Atlanta overall had the best food halls. Krog Street is my representative here, but Ponce City Market was also pretty fun. It checked all of the boxes and provided the best overall atmosphere. To get there from where we were staying in Cabbagetown, we had to walk through this amazing graffiti-filled tunnel:
So it gets bonus points for that.
Conservatory in Houston was also pretty great. A kind of grungy, literally underground food hall, it also checked all of the boxes. It has a communal space but it also has walls. We sat in a booth in the corner of a room on the other side of four arcade games, drank beer, and ate some incredible Vietnamese food.
I think Denver is still in need of food halls that check all of the boxes. The Denver Central Market has a really fantastic selection (the shakshuka at Izzio is one of the more memorable meals I’ve had this year). Curio emphasizes cocktails and has a lacking draft list, and the inside communal space is claustrophobic. The outdoor patio, which you have to really commit to, faces the most contentiously gentrified street in Denver. Stanley Marketplace is overly compartmentalized, without enough emphasis on communal seating. You are going there to eat at Annette OR Denver Biscuit Company OR Stanley Beer Hall, not to eat a biscuit sandwich while getting a flight from the beer hall. We just had our office holiday party there, and it still isn’t entirely clear to me as to whether we should have taken beer from Cheluna into the communal area. I also did library outreach at the Stanley when The Big Wonderful had their Summer market there, so they get bonus points for letting us have a White Elephant there without too much trouble, and for helping to create this photo:
I’m really hopeful that Zeppelin Station will be Denver’s first food hall to really check all the boxes (NOTE: Avanti mostly serves Dogfish Head), and won’t be surprised to see it at the top of my list next year.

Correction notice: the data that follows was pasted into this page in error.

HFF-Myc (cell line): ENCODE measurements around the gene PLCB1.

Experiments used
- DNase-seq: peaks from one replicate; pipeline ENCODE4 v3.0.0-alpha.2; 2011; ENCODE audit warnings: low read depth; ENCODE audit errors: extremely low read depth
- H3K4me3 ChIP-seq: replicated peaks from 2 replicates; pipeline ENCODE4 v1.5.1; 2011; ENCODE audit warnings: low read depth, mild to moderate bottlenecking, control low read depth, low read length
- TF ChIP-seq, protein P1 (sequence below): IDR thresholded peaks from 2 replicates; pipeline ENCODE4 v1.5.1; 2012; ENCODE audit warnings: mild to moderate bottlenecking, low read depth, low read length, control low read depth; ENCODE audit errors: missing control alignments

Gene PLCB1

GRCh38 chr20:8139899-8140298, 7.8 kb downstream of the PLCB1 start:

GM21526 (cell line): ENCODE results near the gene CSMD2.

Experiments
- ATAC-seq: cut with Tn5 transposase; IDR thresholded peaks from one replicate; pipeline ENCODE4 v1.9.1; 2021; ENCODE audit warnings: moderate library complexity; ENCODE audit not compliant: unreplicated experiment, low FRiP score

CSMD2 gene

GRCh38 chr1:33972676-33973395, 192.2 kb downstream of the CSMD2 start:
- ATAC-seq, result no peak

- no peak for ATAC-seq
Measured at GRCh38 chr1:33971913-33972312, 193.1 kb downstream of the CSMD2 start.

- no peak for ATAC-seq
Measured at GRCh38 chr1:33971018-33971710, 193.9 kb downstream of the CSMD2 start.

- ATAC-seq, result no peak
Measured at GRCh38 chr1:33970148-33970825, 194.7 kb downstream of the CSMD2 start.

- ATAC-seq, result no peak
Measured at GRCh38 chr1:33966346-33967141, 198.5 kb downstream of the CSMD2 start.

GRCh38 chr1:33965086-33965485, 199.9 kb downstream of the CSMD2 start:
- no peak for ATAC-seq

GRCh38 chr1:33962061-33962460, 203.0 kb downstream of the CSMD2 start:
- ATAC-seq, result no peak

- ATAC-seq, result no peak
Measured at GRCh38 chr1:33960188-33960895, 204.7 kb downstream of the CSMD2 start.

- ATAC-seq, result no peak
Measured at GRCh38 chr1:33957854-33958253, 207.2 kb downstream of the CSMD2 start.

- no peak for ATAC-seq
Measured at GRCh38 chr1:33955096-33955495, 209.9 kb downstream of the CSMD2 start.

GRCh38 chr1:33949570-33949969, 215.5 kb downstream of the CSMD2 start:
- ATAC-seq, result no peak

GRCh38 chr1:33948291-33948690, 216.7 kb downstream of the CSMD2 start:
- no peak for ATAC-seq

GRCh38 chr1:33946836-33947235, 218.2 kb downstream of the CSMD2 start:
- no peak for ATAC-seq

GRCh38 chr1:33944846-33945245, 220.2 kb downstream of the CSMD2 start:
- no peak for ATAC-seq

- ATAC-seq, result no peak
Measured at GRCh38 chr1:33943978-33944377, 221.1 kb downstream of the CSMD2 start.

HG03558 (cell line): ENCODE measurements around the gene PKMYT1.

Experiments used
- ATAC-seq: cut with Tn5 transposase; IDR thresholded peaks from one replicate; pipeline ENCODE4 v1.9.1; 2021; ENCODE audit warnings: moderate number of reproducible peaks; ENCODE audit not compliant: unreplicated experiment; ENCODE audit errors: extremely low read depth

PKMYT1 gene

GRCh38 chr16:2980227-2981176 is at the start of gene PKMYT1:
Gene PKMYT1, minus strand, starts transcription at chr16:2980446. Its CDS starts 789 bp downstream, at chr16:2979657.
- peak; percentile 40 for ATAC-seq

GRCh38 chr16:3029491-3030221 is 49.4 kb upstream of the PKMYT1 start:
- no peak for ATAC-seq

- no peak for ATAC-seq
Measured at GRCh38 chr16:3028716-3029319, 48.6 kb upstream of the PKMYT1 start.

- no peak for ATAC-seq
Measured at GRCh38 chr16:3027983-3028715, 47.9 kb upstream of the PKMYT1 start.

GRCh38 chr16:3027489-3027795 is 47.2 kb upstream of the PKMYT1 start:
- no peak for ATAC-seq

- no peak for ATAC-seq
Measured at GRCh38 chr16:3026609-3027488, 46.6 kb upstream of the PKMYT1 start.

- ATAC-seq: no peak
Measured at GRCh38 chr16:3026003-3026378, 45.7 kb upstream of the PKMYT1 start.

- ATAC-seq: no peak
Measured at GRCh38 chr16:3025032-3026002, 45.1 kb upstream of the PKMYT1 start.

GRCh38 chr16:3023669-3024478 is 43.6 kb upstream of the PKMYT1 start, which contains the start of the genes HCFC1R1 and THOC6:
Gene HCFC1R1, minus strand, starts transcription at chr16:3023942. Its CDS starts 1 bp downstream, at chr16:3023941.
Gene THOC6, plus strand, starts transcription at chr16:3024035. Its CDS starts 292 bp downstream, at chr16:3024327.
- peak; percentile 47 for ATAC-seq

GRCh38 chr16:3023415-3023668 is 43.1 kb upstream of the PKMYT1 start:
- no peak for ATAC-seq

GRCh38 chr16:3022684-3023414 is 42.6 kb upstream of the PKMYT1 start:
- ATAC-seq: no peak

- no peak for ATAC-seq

We went to The Real Dill‘s pickle distillery for their five-year anniversary party back in May. We screen printed anniversary shirts, ate pickle pizza, won crowlers from Spangalang, and drank a lot of pickle-inspired drinks. Needless to say, it was a pretty great time. Kelly captured my enthusiasm fairly well.
Sawyer Yards, Houston, TX
A lot of things about our visit to Houston blew me away. The aforementioned Conservatory was one of them. The weather was another. It snowed in Houston for the first time in eight years the day after we got there. Then the next four days were the four most beautiful days in Houston weather history*. On one of those beautiful days, we went to Sawyer Yards, a campus of artist studios and small businesses, including Holler Brewing Co., which, along with City Acre, was among the best new breweries we visited. We happened to be visiting during one of their monthly markets, where vendors set up outside with this incredible art wall as the backdrop and most of the artists’ studios are open. It is such a wonderful celebration of Houston’s arts and culture, and it was the Houston experience that blew me away the most.
(*using my personal sample of ~7,700 days)
Disclaimer: Kelly won us tickets to this.